Locomotive No. 517, a CF7, is the main power on the Commonwealth Railway in Suffolk, Virginia.

(William Grimes, Public domain, via Wikimedia Commons)



The Santa Fe CF7 is an EMD F-unit railroad locomotive that has had its streamlined carbody removed and replaced with a custom-made, "general purpose" body in order to adapt the unit for switching duty. All of the conversions were performed by the Atchison, Topeka & Santa Fe Railway's Cleburne, Texas, workshops between February 1970 and 1978. This was Santa Fe's most notable remanufacturing project, with 233 completed between 1970 - March 1978. The program was initiated in response to a system-wide need for more than 200 additional four-axle diesel road switchers to meet projected motive power demands on branch lines and secondary main lines.

Santa Fe's aging fleet of F7 units were approaching retirement age in 1970. These units were remanufactured into switchers and named CF7. Santa Fe used them for a decade and sold many of them to short lines around the states. Many of those were still being used as of 2003.


In service

The CF7s worked within all segments of the Santa Fe system. While most saw action switching cars and transporting local freight, others could be found in multiple unit consists hauling mainline drags. The units distinguished themselves working on potash trains between Clovis and Carlsbad, New Mexico; Nos. 2612–2625, all equipped with remote control equipment (RCE), were typically "mated" to road slugs (converted cabless F-units). CF7s also powered grain trains across the Plains Division.

The Santa Fe had planned in the mid-1980s to renumber its CF7 fleet from 2649–2417 to 1131–1000 and repaint the units in the new Kodachrome paint scheme, all in preparation for the planned Southern Pacific Santa Fe Railroad merger. However, the Interstate Commerce Commission subsequently denied the merger application, and no CF7s were decorated in the new livery. Amtrak used some of them, with mixed results.


Watco CF7 No. 5 at the Pilgrim's Pride feed mill in Pittsburg, Texas, August 2015.

(Michael Barera, CC BY-SA 4.0 <https://creativecommons.org/licenses/by-sa/4.0>, via Wikimedia Commons)



Changing philosophies regarding motive power expenditures led the Santa Fe to begin trimming its CF7 roster in 1984. The majority of the locomotives were sold for as little as $20,000 to short-line and regional railroads such as the Rail Link, Inc., the York Railway, and the Maryland & Delaware Railroad (6 were involved in wrecks and 3 others sent directly to the scrap yards), though Amtrak and GE Transportation were among the major initial purchasers. By 1987, the company had divested itself of all of its CF7s. These locomotives have well withstood the test of time, and have long outlived their projected service lives, two times, both as original F-units and as rebuilds. As of 2017, all CF7s still in service are over 60 years old.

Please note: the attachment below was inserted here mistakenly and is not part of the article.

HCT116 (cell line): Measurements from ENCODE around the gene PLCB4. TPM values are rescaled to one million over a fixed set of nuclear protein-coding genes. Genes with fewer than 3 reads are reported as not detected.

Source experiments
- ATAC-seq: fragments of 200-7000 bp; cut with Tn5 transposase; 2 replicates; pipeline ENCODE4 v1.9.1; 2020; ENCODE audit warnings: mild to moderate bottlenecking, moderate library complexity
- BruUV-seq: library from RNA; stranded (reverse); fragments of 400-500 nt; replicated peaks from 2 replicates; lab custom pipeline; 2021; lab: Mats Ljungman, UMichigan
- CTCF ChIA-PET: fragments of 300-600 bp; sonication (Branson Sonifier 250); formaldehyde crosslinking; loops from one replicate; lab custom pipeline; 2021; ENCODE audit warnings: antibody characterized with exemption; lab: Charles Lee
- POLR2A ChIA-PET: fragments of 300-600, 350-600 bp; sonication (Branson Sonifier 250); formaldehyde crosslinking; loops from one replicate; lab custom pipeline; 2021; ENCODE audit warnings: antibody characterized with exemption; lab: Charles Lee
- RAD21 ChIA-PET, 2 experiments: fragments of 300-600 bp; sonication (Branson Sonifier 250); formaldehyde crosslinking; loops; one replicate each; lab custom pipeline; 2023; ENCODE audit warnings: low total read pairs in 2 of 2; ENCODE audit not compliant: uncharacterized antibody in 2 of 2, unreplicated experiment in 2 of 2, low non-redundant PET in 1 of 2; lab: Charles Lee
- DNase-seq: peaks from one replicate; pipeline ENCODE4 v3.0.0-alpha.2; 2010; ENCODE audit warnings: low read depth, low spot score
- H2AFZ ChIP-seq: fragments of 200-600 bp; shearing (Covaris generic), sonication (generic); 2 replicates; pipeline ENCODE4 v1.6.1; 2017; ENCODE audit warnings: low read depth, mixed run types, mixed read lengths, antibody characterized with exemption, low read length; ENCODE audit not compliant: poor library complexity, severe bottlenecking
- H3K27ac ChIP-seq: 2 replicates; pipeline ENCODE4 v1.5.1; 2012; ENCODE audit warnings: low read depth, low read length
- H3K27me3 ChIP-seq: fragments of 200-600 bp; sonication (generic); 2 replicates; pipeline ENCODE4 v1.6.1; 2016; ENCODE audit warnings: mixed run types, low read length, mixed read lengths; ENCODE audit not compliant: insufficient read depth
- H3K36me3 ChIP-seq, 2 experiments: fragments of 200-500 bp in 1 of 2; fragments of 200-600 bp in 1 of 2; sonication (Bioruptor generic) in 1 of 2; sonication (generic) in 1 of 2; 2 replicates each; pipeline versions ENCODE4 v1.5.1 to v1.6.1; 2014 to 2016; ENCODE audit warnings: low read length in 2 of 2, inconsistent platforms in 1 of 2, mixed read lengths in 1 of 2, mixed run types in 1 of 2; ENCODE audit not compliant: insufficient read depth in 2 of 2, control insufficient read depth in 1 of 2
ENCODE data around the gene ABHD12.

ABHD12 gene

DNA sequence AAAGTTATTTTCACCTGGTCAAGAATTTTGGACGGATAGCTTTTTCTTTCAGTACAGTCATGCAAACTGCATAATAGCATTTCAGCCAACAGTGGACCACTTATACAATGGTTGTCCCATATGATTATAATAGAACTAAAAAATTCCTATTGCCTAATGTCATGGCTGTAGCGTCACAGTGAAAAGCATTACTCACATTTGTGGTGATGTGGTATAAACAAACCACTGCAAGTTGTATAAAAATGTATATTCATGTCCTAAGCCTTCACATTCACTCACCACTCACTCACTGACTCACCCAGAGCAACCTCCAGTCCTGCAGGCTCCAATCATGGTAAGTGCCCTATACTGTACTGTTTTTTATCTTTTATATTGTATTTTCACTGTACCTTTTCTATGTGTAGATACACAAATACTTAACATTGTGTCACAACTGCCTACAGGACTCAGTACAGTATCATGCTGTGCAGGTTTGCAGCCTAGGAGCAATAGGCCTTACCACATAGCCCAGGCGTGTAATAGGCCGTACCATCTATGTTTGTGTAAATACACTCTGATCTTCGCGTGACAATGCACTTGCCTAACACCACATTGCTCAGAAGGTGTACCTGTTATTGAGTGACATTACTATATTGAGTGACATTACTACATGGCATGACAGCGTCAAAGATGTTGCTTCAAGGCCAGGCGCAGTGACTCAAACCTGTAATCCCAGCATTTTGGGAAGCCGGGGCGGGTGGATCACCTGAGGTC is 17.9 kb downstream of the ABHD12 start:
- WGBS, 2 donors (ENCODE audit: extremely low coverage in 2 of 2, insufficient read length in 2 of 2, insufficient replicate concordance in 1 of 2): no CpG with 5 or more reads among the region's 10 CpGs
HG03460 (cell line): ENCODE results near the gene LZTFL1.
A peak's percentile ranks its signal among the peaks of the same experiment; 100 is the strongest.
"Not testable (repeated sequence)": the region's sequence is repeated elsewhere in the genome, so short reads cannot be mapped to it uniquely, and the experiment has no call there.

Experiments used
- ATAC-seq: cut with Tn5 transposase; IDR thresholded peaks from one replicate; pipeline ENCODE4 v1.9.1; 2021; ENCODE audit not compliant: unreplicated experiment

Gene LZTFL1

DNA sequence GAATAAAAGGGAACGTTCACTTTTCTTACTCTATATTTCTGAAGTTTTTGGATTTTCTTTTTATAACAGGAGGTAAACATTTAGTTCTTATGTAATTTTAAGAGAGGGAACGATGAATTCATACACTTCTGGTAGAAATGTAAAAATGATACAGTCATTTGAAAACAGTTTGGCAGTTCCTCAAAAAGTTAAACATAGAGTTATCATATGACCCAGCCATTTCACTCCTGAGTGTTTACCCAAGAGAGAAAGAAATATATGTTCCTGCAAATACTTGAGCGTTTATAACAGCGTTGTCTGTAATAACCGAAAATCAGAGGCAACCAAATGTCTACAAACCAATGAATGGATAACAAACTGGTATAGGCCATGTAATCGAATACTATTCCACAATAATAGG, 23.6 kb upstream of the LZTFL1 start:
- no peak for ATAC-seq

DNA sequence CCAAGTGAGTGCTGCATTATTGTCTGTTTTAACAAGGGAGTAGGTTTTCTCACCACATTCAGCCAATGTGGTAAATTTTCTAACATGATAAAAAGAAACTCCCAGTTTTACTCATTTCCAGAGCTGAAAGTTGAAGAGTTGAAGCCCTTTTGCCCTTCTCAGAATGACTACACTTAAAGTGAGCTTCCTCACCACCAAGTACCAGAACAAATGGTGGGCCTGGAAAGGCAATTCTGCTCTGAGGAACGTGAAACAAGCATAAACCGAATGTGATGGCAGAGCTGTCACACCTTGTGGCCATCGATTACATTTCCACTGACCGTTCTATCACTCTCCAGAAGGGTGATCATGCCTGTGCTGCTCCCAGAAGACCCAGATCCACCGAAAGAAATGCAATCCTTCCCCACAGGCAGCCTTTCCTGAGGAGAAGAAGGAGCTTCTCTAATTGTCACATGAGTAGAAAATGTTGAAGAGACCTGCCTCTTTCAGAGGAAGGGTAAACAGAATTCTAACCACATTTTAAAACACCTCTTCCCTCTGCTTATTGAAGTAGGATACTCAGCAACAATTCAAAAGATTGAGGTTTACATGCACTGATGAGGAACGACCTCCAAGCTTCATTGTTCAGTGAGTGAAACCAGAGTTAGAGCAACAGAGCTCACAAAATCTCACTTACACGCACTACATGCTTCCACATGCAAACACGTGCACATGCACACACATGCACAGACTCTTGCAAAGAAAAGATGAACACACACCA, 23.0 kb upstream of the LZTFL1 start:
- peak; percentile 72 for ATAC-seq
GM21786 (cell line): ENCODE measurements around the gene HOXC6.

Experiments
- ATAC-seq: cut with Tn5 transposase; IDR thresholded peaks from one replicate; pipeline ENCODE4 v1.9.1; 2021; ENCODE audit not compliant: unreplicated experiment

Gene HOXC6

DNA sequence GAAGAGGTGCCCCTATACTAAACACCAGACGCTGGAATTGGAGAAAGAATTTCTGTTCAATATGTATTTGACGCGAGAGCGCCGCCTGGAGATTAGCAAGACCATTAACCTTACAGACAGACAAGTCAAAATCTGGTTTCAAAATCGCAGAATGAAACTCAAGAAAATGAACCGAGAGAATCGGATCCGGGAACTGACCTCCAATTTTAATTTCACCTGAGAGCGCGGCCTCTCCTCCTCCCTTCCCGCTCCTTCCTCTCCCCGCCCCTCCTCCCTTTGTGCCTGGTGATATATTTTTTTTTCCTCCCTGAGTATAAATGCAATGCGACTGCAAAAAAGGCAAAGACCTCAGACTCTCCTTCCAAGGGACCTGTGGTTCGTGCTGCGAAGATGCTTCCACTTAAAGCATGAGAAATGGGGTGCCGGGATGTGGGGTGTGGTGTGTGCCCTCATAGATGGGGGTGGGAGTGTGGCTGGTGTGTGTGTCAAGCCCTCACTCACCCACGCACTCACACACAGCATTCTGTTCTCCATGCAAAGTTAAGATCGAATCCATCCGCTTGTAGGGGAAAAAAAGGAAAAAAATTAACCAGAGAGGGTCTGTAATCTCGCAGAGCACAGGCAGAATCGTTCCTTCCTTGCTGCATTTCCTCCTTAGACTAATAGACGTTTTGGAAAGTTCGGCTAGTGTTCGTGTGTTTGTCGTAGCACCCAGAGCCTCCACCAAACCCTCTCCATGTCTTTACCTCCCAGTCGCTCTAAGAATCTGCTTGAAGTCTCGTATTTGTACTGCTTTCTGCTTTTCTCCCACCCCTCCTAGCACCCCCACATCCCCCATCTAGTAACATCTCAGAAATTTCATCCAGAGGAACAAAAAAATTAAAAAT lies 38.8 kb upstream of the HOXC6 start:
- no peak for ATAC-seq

Several CF7s are preserved and operational on many tourist and local trains. Among them are: No. 2546 at the Kentucky Railway Museum, and No. 2571 at the Oklahoma Railway Museum.



Type and origin
Power type: Diesel-electric
Builder: General Motors Electro-Motive Division (EMD); rebuilt by Atchison, Topeka & Santa Fe Railway, Cleburne, Texas shops
Model: CF7
Rebuild date: February 1969/1970 – 1978
Number rebuilt: 233
Configuration: AAR B-B
Gauge: 4 ft 8+1⁄2 in (1,435 mm)
Length: 48 ft 6 in (14.78 m)
Locomotive weight: 249,000 pounds (113 t)
Prime mover: EMD 16-567BC
Engine type: 2-stroke diesel
Aspiration: Roots blower
Displacement: 9,072 cu in (148.7 liters)
Cylinders: V16
Cylinder size: 8.5 in × 10 in (216 mm × 254 mm)
Transmission: DC generator, DC traction motors
Locomotive brake: Straight air
Train brakes: 26 L air on later units, 24RL on earlier units
Performance figures
Maximum speed: 65 mph (105 km/h)
Power output: 1,750 hp (1,300 kW)
Tractive effort: 62,250 lbf (276.9 kN)
Locale: North America